If you are confused and wondering why I am writing a blog responding to Erika Szumel’s article, “Tips for Managing T1D in the Workplace,” when I work at a type one diabetic non-profit, know that I have worked difficult jobs in the past where this information would have been extremely helpful. I have never hidden my disease from anyone in school, around friends, or even total strangers I have just met. However, when I started looking for a job, I remember my dad explicitly warning me not to use my disease as a crutch or allow my superiors, coworkers, and clients to use my disease against my capabilities. While no-one threatened me, there was always underlying tension in my previous positions that forced me to be sub-par with my T1D management to appear as a stellar employee, and I paid for it physically.
The first item that Erika touches on in her article is to “Be Open.” Erika makes a great point stating that “T1D is a disease that, unfortunately, our world does not know well enough yet, exposing your coworkers to it from the start will also leave a mark on them.” I always told my coworkers about my disease, and they were accommodating when it came to good and bad days. Sure, they offered unhelpful advice at times, but their support and sympathy got me through difficult situations with my superiors. This is where things get interesting. When I forgot my T1D supplies or my blood sugar was high/low, my previous superiors still had tasks for me. After I mentioned an issue regarding my disease, some of them would begin a request with something along the lines of, “I know you couldn’t finish X last week because you had diabetes problems. If you could inform me earlier about your condition, I can find someone else to handle your work.” Ouch, right? After hearing something like that, I never mentioned how I was feeling and dealt with the consequences in order to make them happy in fear of losing my position. This brings up another vital tip that Erika writes about, “Don’t Downplay Diabetes.” I never looked into the programs and laws that were protecting me, and that is my fault. I could have had a seizure or gone into diabetic ketoacidosis and made my situation worse for myself. If you want to see all of the resources that can help you if you are in a difficult situation at work, click here and here.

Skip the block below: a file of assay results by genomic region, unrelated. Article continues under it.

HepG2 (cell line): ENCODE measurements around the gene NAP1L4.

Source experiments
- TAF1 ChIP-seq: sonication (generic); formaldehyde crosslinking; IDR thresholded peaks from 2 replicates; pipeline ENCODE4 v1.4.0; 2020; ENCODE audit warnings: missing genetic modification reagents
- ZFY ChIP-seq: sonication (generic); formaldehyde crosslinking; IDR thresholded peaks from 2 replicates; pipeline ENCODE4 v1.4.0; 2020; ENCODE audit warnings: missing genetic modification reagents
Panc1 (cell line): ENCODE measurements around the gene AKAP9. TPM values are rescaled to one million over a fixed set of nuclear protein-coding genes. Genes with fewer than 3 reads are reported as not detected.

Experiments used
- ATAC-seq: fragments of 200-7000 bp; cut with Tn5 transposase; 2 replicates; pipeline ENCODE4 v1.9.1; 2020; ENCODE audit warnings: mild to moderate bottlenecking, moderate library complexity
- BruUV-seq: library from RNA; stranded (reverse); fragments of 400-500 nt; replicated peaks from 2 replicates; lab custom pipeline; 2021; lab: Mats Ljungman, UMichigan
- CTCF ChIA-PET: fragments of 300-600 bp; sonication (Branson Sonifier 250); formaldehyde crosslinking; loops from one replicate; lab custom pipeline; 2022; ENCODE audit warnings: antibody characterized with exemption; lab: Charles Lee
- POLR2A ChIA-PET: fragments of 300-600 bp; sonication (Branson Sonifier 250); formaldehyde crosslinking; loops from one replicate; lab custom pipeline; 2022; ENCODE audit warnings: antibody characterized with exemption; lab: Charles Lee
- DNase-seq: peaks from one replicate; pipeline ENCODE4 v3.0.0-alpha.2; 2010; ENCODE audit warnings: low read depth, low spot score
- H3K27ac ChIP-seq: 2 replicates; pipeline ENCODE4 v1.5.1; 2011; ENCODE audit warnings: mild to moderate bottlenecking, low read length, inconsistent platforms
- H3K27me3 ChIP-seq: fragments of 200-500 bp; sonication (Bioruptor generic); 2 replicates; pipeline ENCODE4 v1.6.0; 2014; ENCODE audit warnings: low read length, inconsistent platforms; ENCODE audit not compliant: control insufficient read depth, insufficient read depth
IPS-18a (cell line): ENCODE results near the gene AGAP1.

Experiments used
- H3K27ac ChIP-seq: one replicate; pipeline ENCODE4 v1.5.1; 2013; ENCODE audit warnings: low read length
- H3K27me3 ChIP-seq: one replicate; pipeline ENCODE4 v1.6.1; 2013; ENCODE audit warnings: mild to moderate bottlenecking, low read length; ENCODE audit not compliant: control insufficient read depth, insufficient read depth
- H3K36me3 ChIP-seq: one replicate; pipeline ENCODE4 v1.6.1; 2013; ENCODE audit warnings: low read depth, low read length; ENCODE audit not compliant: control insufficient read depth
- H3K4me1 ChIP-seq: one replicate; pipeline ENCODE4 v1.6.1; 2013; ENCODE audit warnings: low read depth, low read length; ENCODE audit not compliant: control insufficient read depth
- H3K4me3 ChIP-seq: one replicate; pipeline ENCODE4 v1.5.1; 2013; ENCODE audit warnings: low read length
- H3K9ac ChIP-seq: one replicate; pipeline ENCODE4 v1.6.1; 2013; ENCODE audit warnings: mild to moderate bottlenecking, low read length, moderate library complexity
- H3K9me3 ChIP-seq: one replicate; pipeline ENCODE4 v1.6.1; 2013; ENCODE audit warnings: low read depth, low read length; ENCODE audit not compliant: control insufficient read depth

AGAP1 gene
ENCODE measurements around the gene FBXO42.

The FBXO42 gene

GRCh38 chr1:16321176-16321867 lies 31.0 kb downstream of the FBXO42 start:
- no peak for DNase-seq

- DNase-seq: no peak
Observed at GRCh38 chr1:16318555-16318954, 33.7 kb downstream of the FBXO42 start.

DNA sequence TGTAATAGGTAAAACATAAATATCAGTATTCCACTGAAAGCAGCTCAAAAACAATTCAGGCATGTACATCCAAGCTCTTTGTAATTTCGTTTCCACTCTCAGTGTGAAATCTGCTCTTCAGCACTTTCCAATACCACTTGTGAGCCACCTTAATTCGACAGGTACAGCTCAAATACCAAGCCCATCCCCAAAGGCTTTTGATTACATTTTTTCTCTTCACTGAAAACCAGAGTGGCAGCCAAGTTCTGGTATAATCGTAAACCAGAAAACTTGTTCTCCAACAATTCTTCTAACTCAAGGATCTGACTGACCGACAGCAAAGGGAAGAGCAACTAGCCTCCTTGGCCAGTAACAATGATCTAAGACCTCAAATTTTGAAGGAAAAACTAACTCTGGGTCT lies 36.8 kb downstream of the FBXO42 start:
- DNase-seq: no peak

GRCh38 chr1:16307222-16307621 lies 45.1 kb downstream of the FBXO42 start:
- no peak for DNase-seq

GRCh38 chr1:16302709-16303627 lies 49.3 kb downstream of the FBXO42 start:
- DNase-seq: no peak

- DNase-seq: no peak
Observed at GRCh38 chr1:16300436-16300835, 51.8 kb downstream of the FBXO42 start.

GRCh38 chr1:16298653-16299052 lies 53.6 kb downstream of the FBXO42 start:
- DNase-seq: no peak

After two arduous years of putting the needs of my job above my health and realizing that it wasn’t worth the pain, I decided my next position was going to be positive for not only my mental and emotional health but, more importantly, my physical health. I followed Erika’s last tip, “Don’t Be Afraid to Step Away.” While she means it is ok to step away at any time in a job, like during meetings or events, I also took it to mean leaving a toxic profession/position. Now I am the development and program assistant at Diabetes Research Connection, and instead of ignoring my health, I take breaks a lot. My supervisor knows me well after explaining how I function as a T1D even though she isn’t. When I feel low, I know it is ok to take a 15-30 minute break to get back to 100% or close to it. If I am having issues with my CGM, have a doctor’s appointment, or dealing with a bad blood sugar, she doesn’t question my ability to get the job done; her first question is, “Is there anything I can do to help?” or tells me to do what I need to so that I am healthy. It is so important to have good communication with your direct supervisor and coworkers so that you have the support you need and peace of mind that you don’t need to fear losing your position. Just know that you can continue to be the best employee you are without jeopardizing your health.
This blog was written by Hannah Gebauer, DRC’s Development Assistant, who has had T1D for 18 years and is responding to the article, “Tips for Managing T1D in the Workplace.”